Thomas IV

Lia Cinquegrano of Thomas IV

Lia Cinquegrano of Thomas IV

Tell us a little bit about your background.
I grew up in Sarasota, FL along the gulf coast. From 2nd grade through 12th grade I attended a pretty liberal, small school that allowed its students to excel in whichever discipline suited them.  I took several art classes including print-making photography, pottery, figure drawing and painting, knowing I was building my portfolio in preparation for art school.  I attended RISD from 2001-2005. My family is from Providence so I always knew that I wanted to go to that school to study apparel design. I live in Rand’s old apartment on Orchard and Canal right across from the bar Sweet Paradise and I have a workspace in Greenpoint on West St. I currently work for Nanette Lepore and have for the past 5 years.  During the summer of 2004 I interned with Tess Giberon.

What makes a great bag?
Sometimes design is a difficult process, but it is always a process. I rarely design something once and feel as though it is finished or looks right.  I feel good about a design when the functional parts are working harmoniously with the design elements and when the general silhouette feel fresh and has a fun sense of character (however much character an accessory can have). And it has to feel “me”; I have to feel as thought I really want it, want to wear it, and would spend money on it.

What prompted you to start you own line? What void do you see Thomas IV filling in the handbag market?
When I started working in my first studio space in St. Cecilias I naturally began making bags. When I shopped the contemporary market, or even the luxury market, I felt as though all of the bags offered were expensive and fancy.  I wanted to make an expensive, but casual bag–I knew it would be expensive because I wanted to use local factories and maintain a relationship with the people executing my designs.  Thomas IV bags are bright, colorful, use mixed media, and integrate the functional and essential elements of a handbag in an interesting and hopefully less conventional way.  I am not a huge fan of hardware–which to me ends up making a handbag look fancy and typical–so I try to use as little of it as possible, forcing myself to come up with new ways of attaching straps and handles, or integrating the closure of a bag.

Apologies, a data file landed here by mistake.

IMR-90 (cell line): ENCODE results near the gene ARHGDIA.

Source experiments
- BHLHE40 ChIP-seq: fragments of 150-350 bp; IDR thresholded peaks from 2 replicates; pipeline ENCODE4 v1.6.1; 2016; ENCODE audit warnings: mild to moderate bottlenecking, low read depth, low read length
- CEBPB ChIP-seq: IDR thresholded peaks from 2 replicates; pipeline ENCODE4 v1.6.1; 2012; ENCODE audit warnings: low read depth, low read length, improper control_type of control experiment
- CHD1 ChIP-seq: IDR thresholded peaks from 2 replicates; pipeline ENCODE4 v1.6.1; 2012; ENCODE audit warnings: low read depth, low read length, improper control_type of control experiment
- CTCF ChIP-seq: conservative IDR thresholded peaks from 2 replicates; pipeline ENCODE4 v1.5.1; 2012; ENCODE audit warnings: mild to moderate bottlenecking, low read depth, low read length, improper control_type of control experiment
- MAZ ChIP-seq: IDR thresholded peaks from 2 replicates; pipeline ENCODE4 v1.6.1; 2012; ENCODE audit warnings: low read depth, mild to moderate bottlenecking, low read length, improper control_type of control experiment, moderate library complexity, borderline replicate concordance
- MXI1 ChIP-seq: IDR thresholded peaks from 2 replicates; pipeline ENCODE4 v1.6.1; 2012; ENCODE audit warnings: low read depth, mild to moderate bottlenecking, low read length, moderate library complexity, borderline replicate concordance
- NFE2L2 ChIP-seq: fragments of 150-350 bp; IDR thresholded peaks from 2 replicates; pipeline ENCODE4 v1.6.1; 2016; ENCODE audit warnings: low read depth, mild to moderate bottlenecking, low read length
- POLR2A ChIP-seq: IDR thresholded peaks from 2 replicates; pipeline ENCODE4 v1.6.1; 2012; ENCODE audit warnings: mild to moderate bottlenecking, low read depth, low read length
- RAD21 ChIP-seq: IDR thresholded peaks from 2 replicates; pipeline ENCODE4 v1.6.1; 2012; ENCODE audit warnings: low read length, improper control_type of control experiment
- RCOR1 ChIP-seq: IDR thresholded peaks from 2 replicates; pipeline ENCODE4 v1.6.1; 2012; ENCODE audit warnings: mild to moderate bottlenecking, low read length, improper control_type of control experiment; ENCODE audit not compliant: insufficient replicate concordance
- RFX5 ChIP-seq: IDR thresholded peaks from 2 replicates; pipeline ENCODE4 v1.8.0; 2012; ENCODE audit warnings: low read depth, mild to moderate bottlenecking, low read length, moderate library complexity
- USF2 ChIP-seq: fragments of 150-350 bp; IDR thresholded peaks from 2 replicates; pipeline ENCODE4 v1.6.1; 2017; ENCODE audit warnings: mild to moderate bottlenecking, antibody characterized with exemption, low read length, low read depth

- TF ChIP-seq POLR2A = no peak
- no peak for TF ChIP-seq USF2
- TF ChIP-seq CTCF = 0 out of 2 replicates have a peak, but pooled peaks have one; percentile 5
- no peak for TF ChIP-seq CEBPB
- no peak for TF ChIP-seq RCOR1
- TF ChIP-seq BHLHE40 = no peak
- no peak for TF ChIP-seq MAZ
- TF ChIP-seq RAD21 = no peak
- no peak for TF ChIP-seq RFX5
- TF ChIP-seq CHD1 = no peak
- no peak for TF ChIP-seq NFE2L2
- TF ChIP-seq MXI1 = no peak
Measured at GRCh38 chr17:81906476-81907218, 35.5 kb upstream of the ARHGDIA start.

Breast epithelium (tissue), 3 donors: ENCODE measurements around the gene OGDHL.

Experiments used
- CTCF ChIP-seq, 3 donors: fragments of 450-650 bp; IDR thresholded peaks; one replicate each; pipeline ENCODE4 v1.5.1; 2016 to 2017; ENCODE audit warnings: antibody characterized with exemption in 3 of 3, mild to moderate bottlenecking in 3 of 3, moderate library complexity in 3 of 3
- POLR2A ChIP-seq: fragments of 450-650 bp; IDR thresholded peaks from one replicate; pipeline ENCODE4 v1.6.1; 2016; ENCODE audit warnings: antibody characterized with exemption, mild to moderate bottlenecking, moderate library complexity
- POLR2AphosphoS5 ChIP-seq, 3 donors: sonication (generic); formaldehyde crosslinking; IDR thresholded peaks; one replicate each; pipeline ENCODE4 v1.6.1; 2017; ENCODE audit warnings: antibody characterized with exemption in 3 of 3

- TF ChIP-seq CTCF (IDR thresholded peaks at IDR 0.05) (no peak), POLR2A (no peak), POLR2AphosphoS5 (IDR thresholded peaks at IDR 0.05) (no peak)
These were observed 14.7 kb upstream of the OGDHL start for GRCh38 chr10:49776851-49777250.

Where do you source your fabrics?
The Guatemalan fabrics I have used are from a women works with weavers in Guatemala. The more graphic fabrics are from fabric stores.

Who, besides yourself, makes great handbags?
I like Wendy Nichol; I liked Katherine Fleming when I first saw her bags; I like the sense of humor and quirkiness of Roberta di Camerino; for a more streamlined, clean look I like Florian Denicourt.

What is markedly different about your fall season from your spring?
The fall palette is based on muted primary colors and graphic fabrications. The buck style carries over from Spring and the new Marisa small bag is great because it can be worn cross-body or held by shorter handles. I really like that bag: It is not too small and I like how the straps are attached.

Besides a great handbag, what are your other must-have accessories worth an investment?
Shoes! I am ok with paying a lot for shoes.

Favorite fall activities in the city?
Playing tennis, which I’ve already started doing, eating fall foods, enjoying the sound of the leaves rustling. Dressing up for Halloween and making Turkey dinner with friends for Thanksgiving. Checking out whats next in the local art scene, making pies and picking apples. Potlucks.

What’s next?
I want to expand and eventually offer shoes as well.